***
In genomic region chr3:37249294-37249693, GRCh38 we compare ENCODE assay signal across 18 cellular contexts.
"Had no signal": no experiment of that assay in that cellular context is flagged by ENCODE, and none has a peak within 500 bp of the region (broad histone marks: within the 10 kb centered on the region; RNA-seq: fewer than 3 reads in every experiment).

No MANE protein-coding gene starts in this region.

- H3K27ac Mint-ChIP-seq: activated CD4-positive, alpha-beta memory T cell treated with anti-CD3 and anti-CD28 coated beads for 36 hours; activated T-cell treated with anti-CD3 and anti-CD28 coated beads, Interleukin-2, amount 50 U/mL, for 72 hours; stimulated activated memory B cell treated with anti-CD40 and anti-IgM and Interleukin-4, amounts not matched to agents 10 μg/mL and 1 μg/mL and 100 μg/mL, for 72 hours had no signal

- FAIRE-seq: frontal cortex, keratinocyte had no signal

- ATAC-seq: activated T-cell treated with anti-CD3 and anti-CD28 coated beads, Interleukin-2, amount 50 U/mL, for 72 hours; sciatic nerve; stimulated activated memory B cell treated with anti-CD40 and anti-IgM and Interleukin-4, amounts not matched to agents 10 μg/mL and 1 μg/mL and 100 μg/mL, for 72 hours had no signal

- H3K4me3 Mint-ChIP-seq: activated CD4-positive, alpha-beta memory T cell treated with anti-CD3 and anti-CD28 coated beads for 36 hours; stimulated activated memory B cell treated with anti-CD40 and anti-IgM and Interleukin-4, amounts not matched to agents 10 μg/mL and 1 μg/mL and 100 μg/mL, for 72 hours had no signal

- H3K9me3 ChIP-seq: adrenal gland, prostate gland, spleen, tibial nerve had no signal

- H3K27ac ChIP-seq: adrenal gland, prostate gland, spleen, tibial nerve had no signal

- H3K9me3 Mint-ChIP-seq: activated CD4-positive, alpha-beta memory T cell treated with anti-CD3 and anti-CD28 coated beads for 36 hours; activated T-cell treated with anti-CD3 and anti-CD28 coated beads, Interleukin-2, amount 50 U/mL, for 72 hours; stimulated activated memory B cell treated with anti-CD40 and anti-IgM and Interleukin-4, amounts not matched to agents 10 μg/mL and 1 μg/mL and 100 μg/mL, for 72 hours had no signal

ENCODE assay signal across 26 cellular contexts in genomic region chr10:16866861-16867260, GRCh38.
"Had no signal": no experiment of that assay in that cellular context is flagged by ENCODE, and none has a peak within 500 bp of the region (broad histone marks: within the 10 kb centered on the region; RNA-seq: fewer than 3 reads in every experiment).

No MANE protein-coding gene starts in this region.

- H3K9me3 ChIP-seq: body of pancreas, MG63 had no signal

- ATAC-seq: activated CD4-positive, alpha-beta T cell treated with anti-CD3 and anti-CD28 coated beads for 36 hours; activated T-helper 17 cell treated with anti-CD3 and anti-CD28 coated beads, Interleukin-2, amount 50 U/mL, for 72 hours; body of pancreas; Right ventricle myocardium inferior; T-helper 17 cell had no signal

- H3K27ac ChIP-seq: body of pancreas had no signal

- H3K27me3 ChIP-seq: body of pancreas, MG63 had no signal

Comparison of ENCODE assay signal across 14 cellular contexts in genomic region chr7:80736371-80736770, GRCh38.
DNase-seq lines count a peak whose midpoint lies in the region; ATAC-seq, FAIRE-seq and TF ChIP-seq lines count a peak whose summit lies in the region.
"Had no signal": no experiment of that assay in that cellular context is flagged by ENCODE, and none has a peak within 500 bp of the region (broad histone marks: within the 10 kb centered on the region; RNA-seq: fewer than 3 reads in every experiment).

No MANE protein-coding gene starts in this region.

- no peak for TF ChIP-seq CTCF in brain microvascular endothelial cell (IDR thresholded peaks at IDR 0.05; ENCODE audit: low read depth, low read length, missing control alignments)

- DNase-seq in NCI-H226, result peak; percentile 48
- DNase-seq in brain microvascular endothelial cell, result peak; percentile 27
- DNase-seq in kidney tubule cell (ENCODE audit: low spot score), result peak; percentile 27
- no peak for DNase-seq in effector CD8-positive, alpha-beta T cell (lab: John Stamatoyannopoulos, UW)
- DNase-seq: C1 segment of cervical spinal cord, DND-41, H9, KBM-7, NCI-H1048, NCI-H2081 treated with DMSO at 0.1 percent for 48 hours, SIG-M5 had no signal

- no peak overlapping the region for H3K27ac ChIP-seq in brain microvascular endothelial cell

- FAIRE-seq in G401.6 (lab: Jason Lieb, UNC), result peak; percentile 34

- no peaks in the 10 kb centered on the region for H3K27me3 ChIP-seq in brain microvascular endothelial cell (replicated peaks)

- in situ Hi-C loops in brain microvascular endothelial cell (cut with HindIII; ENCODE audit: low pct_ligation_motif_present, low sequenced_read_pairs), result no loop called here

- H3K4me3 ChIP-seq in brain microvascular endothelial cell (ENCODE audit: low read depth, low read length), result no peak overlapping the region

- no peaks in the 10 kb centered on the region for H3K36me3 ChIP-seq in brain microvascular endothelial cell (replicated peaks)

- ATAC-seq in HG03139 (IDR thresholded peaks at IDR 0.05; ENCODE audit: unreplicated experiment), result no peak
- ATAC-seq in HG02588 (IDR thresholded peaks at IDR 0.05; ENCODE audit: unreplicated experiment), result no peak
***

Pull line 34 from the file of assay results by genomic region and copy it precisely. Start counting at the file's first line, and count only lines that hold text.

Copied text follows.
- ATAC-seq in HG03139 (IDR thresholded peaks at IDR 0.05; ENCODE audit: unreplicated experiment), result no peak